Kentrell is a very calculated player who possesses more skill than raw athleticism or explosiveness. He is capable of delivering a heavy blow on stagnant ballcarriers (such as if they are already slowed down from another tackler) but one on one he won’t light you up, preferring the safer route of a sure wrap up. His footwork in transition from lateral pursuit is excellent as he will take short, choppy steps to slow down with precision and put himself in a squared up position to make tackles. He also exudes this ability inside the tackle box versus OL as he will set them up with stutter steps in conjunction with active hands, making him a tough guy to block in space for bigger OL. While he can evade he isn’t as effective if this fails as he simply doesn’t possess the strength or bubble to hold up versus momentum, sometimes resulting in him getting blown back. He circumvents these situations well through sophisticated keying/reading or read/reacting ability. He recognizes screens through reading OL very quickly and in general ciphers run/pass very quickly as well. He flows to the ball through trash with precision, rarely getting caught up in lateral pursuit, oftentimes flowing pass 2nd level OL faster than they can reach him. He understands angles and utilizes them very well. He will however look to avoid contact or minimize the time engaged whenever possible, sometimes sacrificing gap responsibility. In the blitz game this skill shows up as he will wait till the last second to shoot around his DL, leaving RBs in pass pro or OL having to peel back very little reaction time to pick him up.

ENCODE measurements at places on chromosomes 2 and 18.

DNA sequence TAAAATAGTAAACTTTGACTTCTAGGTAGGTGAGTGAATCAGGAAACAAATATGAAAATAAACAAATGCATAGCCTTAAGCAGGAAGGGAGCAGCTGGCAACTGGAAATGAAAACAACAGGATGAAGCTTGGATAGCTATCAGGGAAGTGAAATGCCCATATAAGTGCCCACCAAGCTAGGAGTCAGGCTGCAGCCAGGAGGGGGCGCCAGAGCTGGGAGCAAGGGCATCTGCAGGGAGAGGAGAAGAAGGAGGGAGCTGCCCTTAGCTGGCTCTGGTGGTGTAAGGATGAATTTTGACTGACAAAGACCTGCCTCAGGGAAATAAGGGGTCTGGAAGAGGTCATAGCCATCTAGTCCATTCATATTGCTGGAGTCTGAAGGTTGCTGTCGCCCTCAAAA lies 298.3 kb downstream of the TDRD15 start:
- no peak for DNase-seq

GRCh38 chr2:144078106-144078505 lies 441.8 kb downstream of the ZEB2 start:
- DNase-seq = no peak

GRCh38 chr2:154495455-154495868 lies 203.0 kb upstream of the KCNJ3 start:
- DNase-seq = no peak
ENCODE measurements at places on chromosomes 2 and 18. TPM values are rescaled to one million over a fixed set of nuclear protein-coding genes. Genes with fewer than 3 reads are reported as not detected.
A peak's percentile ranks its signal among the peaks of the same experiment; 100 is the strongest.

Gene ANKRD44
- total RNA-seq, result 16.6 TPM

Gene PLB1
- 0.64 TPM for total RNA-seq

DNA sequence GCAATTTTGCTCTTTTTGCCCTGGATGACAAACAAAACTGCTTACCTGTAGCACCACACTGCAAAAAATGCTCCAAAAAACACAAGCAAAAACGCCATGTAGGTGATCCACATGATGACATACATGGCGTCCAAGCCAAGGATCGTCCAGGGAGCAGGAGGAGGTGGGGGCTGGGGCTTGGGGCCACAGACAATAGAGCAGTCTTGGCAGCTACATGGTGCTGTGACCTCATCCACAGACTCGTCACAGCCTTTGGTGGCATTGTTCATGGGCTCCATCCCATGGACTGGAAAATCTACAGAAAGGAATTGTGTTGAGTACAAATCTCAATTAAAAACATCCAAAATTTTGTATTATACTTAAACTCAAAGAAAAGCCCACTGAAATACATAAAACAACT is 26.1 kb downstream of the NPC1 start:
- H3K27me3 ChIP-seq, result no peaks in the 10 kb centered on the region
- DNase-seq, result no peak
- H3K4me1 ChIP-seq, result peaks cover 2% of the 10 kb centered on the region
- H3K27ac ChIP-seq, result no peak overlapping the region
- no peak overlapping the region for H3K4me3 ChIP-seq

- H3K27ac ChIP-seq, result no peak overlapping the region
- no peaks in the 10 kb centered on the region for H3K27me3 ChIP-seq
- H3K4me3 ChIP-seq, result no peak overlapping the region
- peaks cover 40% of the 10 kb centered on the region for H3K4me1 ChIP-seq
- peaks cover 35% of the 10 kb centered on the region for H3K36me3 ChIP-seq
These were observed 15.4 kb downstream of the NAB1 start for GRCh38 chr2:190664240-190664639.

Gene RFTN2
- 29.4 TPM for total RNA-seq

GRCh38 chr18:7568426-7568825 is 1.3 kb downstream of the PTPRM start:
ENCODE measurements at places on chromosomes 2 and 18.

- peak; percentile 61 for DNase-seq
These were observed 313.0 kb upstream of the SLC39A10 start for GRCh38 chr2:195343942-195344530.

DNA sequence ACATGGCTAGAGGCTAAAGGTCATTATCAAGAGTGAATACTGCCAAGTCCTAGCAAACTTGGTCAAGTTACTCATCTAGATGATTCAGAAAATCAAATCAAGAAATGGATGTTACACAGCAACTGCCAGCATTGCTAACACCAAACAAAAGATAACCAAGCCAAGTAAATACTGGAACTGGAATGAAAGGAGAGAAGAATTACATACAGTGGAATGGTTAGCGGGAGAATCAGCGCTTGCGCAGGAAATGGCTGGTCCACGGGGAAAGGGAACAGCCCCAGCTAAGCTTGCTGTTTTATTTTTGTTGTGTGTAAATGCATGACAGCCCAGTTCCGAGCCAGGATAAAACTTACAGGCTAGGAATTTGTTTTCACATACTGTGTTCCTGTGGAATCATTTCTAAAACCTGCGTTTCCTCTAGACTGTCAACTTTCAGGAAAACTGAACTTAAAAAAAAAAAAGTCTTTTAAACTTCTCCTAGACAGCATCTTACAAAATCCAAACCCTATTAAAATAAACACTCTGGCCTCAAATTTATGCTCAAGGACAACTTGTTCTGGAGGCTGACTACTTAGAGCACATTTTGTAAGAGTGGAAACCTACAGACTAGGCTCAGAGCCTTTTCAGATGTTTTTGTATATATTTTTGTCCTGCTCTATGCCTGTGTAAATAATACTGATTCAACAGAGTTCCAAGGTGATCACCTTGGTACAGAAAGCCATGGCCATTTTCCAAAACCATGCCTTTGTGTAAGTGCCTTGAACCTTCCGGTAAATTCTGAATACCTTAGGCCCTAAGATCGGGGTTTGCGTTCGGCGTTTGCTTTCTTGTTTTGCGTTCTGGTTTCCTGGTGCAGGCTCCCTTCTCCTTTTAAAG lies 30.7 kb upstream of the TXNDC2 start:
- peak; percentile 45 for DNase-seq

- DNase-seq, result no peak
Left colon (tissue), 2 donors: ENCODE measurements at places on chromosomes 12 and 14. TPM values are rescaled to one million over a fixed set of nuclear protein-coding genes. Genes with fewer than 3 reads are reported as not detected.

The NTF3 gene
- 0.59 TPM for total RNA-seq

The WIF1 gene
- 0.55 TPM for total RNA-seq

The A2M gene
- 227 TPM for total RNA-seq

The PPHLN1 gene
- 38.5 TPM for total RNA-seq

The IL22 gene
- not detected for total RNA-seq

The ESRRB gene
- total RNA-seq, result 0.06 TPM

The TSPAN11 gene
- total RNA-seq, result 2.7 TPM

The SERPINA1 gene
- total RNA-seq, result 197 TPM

In coverage Brothers has a lot of experience as well as awareness reading the QB. I have seen him stay in-phase with slot WRs deep in the MOF by getting a jump on the route quickly. He uses his peripherals well as he shows the ability to pick up on routes while reading the QB and seeing through the WR to the QB. One of the best examples of this was in the ’14 South Carolina tape on a read/option pass play. He stayed patient in his read on the read/option, not crossing the LOS but rather keeping his shoulders perpendicular to the ball. This enabled him to seamlessly transition from run defense to pass defense as the slot WR shot down the MOF. He was in stride in the deep half of the field on an overthrown ball.
Overall, Brothers displayed an impressive balance of being able to defend the run and pass effectively in 2014. I was concerned with how he played down to the level of competition early in the year as he looked like a different player in the Toledo and UCF tapes before turning it up an obvious notch versus SEC talent. In 2015 if Brothers slides to the MLB spot and has a more consistent effort his production will be sky high as he has shown the mental acuity and skill to find the ball exceptionally well in 2014. I see Brothers’ talent capping him out as a day 2 prospect in the 2016 draft regardless of production, but his high skill-level, patience, and processing abilities will translate to the pro game very well.